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Ames Lathes - U.S.A.

Chase Screwcutting   Stands & Drive Systems   Headstocks & tailstocks

   Ames Slide Rests and Attachments   Serial Numbers

Ames Millers   Ames Triplex Multi-Function Machine   Photographs

Ames 1940s to 1960s   Circa 1835/80 Ames Chicopee Lathe

Although no Operator's Manual was ever produced for Ames lathes,
a collection of interesting Sales Catalogues is available.

When Bliss Charles Ames opened his machine-tool works on Ash Street in Waltham, Ma. in the late 1890s, he was joining an exclusive club of manufacturers* who, though they produced relatively few machines, made a significant contribution to improving the standards of quality and precision employed in American manufacturing industry. Amongst Ames's fellow high-class machine-tool makers* in Waltham were Stark, the American Watch Tool Company, The Waltham Machine Works, Wade and F. W. Derbyshire.
Ames quickly became well-known (as the B.C. Ames Co.) for a range of very accurate machine tools and precision measuring equipment; they did not produce a huge number of machines - not only was the specialised marked for precision bench lathes and millers relatively small but competition fierce. In the early 1920 an average of just one hundred No. 3 lathes were being produced each year, a number that fell to a low of only two or thee at the height of the depression in the early 1930s; sales picked up to nearly fifty a year during the middle to late 1930s followed by an explosion in growth during the years of World War 2 when, if the serial numbers are to be believed, as many as 806 left the factory between 1942 and 1943. What sort of company would have been interested in an Ames precision lathe? Tow examples are, L.S. Starrett, makers of high-class measuring and inspection equipment, had over one hundred in the Athol, Mass. Works and, during WW2, numbers were sold to H.L.Norden in Long Island, New York, where they were used in the production of Norden bomb sights.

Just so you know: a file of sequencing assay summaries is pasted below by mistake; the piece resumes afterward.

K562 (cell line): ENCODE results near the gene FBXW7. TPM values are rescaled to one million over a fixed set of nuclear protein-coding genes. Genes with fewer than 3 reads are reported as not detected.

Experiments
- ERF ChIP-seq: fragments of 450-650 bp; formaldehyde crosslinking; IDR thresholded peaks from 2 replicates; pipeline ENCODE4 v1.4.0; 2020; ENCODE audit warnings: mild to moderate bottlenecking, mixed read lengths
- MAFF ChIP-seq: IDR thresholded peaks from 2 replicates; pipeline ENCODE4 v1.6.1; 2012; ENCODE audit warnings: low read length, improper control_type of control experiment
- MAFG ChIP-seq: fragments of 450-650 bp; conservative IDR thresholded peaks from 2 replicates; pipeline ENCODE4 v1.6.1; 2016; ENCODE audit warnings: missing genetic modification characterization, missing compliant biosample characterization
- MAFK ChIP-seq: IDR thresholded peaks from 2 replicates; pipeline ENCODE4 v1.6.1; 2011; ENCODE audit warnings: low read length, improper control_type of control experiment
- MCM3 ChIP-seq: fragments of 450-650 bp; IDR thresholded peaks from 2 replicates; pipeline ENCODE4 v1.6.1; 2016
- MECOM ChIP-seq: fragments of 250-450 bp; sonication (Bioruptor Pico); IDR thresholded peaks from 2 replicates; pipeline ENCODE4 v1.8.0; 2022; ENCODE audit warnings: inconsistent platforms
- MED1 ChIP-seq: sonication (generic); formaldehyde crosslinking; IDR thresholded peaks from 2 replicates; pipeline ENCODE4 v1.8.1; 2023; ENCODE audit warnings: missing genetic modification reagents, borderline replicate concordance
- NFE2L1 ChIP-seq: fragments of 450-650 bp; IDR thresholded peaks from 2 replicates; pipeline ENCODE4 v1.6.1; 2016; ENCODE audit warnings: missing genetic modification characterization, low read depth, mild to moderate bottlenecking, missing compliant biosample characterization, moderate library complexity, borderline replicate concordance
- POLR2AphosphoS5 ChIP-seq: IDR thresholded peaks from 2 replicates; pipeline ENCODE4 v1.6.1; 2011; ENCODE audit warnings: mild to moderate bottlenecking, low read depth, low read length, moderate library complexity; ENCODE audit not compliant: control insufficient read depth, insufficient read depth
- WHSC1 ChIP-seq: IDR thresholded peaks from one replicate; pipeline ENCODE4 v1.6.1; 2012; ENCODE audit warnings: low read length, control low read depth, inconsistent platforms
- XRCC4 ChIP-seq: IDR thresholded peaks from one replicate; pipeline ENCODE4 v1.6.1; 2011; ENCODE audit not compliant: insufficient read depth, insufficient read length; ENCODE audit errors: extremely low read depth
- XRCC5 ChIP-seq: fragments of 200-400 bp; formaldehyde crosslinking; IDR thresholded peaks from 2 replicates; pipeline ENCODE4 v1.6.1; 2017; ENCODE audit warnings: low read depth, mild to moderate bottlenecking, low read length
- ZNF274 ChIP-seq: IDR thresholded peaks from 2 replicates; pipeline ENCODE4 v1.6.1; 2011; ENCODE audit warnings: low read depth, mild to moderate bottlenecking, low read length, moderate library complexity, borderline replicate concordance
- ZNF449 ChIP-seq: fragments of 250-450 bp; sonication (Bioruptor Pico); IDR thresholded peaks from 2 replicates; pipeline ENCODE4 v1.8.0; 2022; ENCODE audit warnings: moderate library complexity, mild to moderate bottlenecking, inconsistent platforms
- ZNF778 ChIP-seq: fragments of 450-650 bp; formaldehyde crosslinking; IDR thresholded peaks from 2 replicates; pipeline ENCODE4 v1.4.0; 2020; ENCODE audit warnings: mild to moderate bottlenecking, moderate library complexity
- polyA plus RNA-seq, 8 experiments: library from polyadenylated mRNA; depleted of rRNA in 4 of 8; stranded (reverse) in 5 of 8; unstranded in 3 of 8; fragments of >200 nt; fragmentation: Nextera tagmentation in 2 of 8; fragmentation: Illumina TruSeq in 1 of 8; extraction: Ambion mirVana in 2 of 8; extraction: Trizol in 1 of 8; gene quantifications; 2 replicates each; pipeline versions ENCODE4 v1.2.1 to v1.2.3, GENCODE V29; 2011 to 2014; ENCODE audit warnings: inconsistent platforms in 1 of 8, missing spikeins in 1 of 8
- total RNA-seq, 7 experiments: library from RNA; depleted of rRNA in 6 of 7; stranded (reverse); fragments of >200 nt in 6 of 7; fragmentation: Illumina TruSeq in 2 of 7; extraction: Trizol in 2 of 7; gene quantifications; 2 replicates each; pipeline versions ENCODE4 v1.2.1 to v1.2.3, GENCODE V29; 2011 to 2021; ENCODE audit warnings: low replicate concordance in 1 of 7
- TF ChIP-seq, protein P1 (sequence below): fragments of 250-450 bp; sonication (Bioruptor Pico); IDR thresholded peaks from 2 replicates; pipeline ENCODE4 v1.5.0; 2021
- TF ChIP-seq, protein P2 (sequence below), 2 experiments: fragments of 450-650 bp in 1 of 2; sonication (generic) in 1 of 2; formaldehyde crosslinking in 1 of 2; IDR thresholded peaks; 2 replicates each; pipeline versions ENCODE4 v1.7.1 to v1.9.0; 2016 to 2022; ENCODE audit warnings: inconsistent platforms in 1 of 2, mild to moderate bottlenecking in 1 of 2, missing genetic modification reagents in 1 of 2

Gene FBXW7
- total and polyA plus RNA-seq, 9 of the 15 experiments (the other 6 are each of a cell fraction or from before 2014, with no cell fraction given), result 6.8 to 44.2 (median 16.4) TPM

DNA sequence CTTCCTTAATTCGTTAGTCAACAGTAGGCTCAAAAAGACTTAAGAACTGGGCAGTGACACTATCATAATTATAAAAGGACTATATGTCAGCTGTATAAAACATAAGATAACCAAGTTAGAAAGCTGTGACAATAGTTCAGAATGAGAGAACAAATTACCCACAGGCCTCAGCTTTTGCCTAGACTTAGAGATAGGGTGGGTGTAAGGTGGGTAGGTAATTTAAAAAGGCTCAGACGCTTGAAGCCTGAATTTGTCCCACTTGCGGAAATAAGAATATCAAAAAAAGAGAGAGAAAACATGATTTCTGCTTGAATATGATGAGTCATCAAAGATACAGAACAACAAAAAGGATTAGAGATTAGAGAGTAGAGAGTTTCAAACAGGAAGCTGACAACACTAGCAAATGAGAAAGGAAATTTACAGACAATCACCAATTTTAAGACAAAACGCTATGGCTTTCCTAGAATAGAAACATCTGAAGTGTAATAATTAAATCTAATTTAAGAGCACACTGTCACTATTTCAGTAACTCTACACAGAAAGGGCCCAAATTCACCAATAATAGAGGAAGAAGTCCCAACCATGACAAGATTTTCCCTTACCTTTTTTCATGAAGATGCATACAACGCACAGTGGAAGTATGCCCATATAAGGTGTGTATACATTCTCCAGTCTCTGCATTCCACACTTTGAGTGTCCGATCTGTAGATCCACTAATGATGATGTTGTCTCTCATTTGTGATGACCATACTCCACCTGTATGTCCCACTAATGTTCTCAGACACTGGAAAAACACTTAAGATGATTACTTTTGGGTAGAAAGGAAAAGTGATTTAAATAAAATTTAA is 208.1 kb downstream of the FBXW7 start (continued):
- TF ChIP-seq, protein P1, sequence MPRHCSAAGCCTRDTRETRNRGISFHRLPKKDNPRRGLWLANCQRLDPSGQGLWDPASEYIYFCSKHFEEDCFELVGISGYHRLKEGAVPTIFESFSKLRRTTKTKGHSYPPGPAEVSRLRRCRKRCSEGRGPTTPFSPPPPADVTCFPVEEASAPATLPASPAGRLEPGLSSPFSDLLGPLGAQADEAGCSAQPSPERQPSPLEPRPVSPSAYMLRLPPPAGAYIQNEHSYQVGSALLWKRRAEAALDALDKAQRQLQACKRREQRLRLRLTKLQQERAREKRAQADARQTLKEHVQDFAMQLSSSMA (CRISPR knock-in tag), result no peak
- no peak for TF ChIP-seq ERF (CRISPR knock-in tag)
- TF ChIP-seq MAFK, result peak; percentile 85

The entire range of No. 3 and EH3 Bench Lathes, Bench Millers, Slotters and Shapers continued in production until 1957, when production of the lathes only appears to have been continued using dual Stark and Ames branding - the catalogs from that point on (if not the lathes) carrying the names of both companies.
Today the Ames brand  name lives on in the precision engineering field being used on high-quality measuring and inspection equipment.
*Makers of American precision bench lathes included: *Levin, Bottum, American Watch Tool Company, B.C.Ames, Bottum, Hjorth, Potter, Pratt & Whitney, Rivett, Wade, Waltham Machine Works, WadePratt & Whitney, Rivett, Cataract, Hardinge, Elgin, Remington, Sloan & Chace, W.H.Nichols, Crystal Lake and (though now very rare) Bausch & Lomb, Frederick Pearce, Van Norman, Ballou & Whitcombe, Sawyer Watch Tool Co., Engineering Appliances, Fenn-Sadler, "Cosa Corporation of New York" and UND. A fuller list can be found here, with accompanying notes and explanations about how they were set up and used.